Glioblastoma (GBM) is the most common and aggressive primary tumor in adults. According to the classification of the World Health Organization (WHO), glioblastoma belongs to the fourth type of malignancy of intracranial neoplasms. Even though this type of tumor is the most common representative of primary brain tumors, the incidence of the disease in humans is relatively low—3.1 cases per 100,000 population (for comparison, 171.2 and 201.4 cases per 100,000 population were noted for breast and prostate tumors, respectively) [1]. It is well-established that the uncontrolled growth of glial cells stimulates aggressive tumor growth that may lead to the death of patients. Anticancer therapy could increase the survival of patients with neoplasms. A group of scientists demonstrated that the survival rate within five years does not exceed 5%, and the median survival rate reaches 15 months after treatment, including surgery combined with radiation and chemotherapy. As shown earlier [2], the low survival rate of patients with GBM is based on the adaptive response of tumor cells to therapy. An adaptive response is expressed in the activation of the growth of tumor cells by an autocrine mechanism and the induction of cellular factors that cause inflammation and immunosuppression of the tumor [3][4][5]. The standard methods of treatment do not increase the survival rate. Experimental methods of glioblastoma therapy are being actively developed that reach the effectiveness of the existing ones. On the other hand [6], the use of cancer vaccines, which are based on the activation of the acquired immunity of a patient in response to tumor-specific antigens [7], is promising for experimental oncology. A vaccine can be both individual peptides [8][9], which is promising for experimental oncology, and whole autologous antigen-presenting cells [10]. However, the use of a platform based on human and animal viruses seems to be a more effective approach to inducing an immune response in tumors. This is explained by the fact that the virus can be used to deliver and express a library of tumor antigens and succinates the activation of the immune response and the elimination of tumors and metastases. On the other hand, the natural mechanism of viral replication makes it possible to obtain recombinant proteins in significant volumes. There are approaches involving the use of viruses, both as vectors for gene therapy [11] and as oncolytic agents [12], delivering immunogenic proteins or antisense RNAs to tumor proteins that promote carcinogenesis [13]. At the same time, native immune responses can be one of the obstacles that decrease the anticancer efficacy of viral vectors against cancer cells [6]. For example, the pool of the neutralization of antibodies against human adenovirus type 5 decreases the efficacy of CRAd (Conditionally replicated adenoviruses)-based vectors using the human adenovirus type 5 genome [14][15]. Additionally, low diffusion through the tumor mass [16] and the activation of cellular protein kinases [17], for example, modulate the inflammatory immune response and overall decrease the therapeutic response to the selected vectors. To overcome those issues and still specifically deliver a gene therapy vector to the target cells, stem cell carriers can be of interest.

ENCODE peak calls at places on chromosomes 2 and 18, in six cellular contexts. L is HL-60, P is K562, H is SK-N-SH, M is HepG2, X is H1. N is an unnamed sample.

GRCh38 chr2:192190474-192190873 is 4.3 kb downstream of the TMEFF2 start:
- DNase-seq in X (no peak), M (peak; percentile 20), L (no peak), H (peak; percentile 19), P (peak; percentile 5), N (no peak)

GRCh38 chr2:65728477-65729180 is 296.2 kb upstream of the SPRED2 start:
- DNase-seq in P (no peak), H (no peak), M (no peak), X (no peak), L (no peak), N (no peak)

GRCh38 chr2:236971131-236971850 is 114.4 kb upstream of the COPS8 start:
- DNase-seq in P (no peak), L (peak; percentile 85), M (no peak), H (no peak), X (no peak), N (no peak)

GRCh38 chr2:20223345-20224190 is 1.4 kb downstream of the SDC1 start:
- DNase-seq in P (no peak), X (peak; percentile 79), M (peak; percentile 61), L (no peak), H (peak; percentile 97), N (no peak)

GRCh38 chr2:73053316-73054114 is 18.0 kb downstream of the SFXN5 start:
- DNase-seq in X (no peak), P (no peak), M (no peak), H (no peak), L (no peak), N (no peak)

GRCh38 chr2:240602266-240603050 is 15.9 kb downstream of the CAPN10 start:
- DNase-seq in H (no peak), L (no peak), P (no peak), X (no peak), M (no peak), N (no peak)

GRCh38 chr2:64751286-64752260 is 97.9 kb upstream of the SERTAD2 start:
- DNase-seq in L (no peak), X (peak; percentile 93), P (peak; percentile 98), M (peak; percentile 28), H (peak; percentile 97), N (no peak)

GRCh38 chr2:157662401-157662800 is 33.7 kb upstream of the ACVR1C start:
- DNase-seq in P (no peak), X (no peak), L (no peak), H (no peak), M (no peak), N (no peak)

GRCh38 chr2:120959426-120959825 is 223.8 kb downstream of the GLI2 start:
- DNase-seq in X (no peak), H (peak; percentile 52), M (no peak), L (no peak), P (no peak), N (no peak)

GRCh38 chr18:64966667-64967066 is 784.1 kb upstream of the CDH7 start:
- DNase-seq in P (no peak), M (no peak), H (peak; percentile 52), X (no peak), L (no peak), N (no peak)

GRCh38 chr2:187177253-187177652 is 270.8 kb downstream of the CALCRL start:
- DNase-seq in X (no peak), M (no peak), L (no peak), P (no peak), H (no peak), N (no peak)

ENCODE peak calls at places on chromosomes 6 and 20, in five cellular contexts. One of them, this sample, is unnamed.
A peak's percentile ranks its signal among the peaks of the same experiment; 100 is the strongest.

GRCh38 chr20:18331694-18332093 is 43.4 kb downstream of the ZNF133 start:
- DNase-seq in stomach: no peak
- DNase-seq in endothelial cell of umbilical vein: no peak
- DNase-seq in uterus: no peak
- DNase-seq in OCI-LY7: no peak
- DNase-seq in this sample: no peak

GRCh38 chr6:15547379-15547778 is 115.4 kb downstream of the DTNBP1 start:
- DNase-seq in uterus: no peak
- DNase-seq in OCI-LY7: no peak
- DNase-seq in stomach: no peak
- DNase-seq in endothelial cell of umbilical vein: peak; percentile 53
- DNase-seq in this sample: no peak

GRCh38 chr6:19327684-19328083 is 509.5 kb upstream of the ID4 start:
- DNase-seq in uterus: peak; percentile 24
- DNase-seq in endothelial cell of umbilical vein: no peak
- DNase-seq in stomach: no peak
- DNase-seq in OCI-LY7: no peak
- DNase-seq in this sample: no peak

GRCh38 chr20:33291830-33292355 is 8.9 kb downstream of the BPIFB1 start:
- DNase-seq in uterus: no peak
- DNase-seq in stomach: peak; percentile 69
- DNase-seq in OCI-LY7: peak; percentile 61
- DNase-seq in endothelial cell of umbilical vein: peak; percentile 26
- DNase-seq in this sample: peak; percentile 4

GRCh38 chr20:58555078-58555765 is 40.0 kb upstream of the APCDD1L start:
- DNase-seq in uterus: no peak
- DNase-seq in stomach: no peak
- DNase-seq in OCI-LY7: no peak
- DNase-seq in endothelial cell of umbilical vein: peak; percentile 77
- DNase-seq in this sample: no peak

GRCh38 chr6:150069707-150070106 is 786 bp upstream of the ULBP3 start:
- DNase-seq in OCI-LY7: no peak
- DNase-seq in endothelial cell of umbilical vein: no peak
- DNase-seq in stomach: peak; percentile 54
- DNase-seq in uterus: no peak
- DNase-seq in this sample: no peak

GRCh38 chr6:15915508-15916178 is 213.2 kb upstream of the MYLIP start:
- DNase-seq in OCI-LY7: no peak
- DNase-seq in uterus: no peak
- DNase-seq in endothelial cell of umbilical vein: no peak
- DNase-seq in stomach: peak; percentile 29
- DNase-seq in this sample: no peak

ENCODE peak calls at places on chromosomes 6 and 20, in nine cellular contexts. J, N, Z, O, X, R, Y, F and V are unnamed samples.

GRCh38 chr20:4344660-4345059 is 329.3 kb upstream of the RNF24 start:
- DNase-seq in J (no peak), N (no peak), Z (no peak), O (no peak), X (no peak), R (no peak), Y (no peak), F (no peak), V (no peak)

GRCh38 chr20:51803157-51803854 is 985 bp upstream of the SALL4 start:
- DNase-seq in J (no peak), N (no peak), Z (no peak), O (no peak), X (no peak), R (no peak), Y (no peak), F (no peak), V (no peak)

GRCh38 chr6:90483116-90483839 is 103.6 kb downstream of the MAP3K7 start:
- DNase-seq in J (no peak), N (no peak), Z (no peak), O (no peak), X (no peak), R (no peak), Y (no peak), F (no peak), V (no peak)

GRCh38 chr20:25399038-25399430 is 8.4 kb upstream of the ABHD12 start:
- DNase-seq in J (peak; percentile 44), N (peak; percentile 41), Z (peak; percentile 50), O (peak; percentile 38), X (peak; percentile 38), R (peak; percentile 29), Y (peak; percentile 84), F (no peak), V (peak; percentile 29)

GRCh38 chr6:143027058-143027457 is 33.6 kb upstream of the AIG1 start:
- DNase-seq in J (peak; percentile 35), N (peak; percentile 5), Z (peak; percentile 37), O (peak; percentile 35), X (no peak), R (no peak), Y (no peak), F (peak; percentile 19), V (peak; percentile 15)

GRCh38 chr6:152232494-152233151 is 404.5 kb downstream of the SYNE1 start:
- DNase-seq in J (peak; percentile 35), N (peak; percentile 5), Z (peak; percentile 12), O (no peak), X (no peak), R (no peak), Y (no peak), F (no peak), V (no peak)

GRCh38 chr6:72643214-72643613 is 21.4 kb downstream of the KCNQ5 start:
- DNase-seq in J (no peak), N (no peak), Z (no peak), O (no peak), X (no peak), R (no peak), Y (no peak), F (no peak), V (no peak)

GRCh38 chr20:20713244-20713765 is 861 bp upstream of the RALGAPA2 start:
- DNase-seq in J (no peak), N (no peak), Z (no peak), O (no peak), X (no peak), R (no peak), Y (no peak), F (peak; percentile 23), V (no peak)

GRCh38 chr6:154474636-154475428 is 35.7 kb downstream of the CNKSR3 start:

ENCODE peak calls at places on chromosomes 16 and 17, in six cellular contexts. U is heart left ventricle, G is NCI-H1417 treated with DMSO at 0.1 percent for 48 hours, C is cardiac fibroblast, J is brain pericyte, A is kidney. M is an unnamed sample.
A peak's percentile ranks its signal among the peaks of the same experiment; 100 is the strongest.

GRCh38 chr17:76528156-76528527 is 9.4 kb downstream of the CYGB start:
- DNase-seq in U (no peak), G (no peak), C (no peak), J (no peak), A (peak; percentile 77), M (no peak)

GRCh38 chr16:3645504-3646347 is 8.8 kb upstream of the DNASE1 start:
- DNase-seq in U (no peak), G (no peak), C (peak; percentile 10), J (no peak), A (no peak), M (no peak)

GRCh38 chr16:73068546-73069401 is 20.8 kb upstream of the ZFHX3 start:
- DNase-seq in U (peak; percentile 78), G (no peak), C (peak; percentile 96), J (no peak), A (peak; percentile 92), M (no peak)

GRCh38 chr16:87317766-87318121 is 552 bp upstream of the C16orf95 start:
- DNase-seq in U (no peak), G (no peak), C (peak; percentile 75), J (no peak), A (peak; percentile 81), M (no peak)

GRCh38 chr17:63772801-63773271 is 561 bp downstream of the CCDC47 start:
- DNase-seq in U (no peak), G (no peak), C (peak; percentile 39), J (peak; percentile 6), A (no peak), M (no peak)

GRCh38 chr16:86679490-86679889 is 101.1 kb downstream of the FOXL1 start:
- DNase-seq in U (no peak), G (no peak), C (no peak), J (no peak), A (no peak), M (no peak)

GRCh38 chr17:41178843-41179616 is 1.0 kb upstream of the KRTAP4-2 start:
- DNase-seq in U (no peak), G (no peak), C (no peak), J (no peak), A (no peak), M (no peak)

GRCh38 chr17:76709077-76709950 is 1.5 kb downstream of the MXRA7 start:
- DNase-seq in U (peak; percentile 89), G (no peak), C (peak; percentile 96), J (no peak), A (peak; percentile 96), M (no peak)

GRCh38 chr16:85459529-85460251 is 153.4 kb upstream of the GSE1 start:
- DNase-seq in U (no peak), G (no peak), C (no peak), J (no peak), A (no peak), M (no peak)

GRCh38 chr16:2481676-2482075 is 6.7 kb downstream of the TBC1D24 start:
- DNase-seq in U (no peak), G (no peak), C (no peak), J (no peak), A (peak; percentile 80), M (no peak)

2. General Characteristics of Mesenchymal Stem Cells (MSC)